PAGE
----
Janson's first works for American Players Theatre launched a fruitful pursuit for more theater gigs. Today she regularly works with the Great River Shakespeare Festival in Winona, Minn., Chicago's Artistic Home, the UW theater department and Madison Repertory Theatre.
And Madison Opera. "I'd danced in a few operas in my ballet days," Janson says. She approached the organization with typical determination. "I heard they were going to do Bizet's The Pearl Fishers. A friend of mine had just done it in San Diego. I knew it was a big dance opera, so I crafted a letter to [general director] Allan Naplan saying I really wanted to do the choreography."
It was summer 2006. "He called in September. I said great, you're calling about Pearl Fishers. No, it's more immediate, he said - we need someone to do Rigoletto right now. So we struck a deal. I did it, and loved it."
Janson's choreographed for Madison Opera ever since. For Rigoletto and Pearl Fishers she brought in her own dancers - it's the current incarnation of SMARTDANCE, she says. For The Tender Land this season she set movement on the chorus, instead of on dancers. "But I'm bringing dancers in for Lucia di Lammermoor [May 9 and 11, Overture Hall]. It's just a small dance, though. If you cough, you might miss it."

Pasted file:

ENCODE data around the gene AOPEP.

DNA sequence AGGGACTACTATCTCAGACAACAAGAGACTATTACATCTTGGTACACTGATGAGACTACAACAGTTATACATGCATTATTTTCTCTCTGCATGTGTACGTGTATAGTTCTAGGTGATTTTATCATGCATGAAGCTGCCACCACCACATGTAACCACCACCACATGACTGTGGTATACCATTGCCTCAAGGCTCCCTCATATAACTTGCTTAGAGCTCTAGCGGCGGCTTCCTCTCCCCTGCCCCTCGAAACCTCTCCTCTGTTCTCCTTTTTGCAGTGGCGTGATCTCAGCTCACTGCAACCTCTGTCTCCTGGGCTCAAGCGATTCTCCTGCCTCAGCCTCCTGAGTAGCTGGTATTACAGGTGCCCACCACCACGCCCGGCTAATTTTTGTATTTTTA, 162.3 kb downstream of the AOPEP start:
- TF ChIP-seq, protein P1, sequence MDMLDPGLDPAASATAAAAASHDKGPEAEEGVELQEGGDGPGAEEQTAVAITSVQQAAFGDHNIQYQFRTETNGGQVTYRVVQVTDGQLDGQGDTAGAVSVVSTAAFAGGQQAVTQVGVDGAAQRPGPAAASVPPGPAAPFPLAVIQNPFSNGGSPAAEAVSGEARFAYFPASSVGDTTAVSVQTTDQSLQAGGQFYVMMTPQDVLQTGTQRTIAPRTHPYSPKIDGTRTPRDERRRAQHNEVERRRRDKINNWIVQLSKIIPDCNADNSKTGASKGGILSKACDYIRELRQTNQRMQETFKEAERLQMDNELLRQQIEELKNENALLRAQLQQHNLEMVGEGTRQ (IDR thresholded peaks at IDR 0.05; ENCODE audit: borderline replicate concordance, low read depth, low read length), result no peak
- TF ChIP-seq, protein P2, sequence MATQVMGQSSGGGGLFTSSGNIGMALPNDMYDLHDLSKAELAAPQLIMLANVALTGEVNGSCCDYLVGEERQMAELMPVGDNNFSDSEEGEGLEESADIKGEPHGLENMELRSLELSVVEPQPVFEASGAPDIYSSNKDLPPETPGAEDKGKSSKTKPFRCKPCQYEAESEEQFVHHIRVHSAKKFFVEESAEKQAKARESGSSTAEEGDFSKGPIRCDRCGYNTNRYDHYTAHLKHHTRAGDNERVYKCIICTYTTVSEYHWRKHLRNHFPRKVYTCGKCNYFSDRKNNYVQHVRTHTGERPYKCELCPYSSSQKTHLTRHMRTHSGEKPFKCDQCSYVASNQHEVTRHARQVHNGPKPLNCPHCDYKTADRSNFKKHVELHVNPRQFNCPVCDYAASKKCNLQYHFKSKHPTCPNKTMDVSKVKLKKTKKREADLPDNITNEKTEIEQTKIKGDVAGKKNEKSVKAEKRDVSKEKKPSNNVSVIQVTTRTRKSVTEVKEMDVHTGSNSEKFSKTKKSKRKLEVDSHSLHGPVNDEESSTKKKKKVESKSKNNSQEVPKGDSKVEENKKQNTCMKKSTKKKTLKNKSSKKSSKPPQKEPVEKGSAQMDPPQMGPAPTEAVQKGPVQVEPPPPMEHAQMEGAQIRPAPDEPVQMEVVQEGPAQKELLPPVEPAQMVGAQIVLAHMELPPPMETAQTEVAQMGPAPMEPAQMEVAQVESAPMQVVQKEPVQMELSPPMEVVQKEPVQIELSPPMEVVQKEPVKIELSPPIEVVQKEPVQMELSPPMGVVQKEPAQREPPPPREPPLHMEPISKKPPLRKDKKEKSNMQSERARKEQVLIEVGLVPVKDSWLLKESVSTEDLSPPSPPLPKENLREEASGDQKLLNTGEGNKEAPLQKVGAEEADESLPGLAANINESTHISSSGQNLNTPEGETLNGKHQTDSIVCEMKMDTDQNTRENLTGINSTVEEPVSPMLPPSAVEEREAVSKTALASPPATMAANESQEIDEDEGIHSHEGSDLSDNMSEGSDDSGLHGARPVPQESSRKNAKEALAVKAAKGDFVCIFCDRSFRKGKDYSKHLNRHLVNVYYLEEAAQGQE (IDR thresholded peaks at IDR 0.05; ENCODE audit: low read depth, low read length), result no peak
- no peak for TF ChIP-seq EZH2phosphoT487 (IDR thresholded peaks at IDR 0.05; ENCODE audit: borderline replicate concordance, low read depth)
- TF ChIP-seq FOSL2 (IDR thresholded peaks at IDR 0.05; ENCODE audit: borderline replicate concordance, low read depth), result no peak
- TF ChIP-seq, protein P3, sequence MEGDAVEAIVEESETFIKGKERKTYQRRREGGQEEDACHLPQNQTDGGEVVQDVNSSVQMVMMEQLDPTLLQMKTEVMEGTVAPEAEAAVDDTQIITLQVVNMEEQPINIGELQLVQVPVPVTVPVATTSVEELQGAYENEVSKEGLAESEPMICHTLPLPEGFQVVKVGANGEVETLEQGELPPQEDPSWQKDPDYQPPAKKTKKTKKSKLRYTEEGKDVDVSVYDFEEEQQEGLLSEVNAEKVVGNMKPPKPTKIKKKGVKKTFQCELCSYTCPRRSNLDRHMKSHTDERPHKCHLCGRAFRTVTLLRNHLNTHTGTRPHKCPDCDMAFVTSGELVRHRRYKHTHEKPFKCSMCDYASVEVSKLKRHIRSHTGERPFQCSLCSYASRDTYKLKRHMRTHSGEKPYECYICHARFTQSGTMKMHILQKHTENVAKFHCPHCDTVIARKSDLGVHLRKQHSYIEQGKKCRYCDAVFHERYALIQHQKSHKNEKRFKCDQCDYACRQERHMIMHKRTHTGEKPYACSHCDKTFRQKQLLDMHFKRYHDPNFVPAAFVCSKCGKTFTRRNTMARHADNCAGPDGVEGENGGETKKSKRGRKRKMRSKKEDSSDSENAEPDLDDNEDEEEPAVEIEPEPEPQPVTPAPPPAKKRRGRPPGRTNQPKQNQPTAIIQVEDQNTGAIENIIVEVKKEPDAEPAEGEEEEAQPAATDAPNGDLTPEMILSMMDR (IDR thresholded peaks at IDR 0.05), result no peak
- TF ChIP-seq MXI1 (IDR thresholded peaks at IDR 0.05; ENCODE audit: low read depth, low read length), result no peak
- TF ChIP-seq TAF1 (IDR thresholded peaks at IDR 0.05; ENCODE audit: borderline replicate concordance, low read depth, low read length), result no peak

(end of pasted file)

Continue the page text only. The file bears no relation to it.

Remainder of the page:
Freelancing is feast or famine, Janson says, but right now she's got a full meal on her plate. She's gearing up for a tasty season at APT, rechoreographing Midsummer Night's Dream and working with David Frank on The Belle's Stratagem.
Janson probably doesn't need to be a univeristy part-timer anymore, but she's happy to have fingers in so many pies. We're still sitting on the floor of H'Doubler Performance Space, long after the "Catch and Release" dancers have gone home. After our interview Janson's headed for Chicago, where she's doing choreography for On the Verge, directed by James Bohnen of the Windy City's Remy Bumppo Theater.
It brings her full circle, Janson says. "My dad had a massive heart attack in '06, in the middle of a performance of The Best Man at Remy Bumppo. The show had opened the week before and gotten rave reviews. The way he died was an incredible shock - he was just 72 and at the top of his game. I hear his voice a lot lately. My pull toward theater choreography is getting stronger. I'm just getting started in this direction. I haven't reached any sort of pinnacle yet, but in the meantime, if my work can evoke emotion, entertain people or tell a meaningful story, I'm content."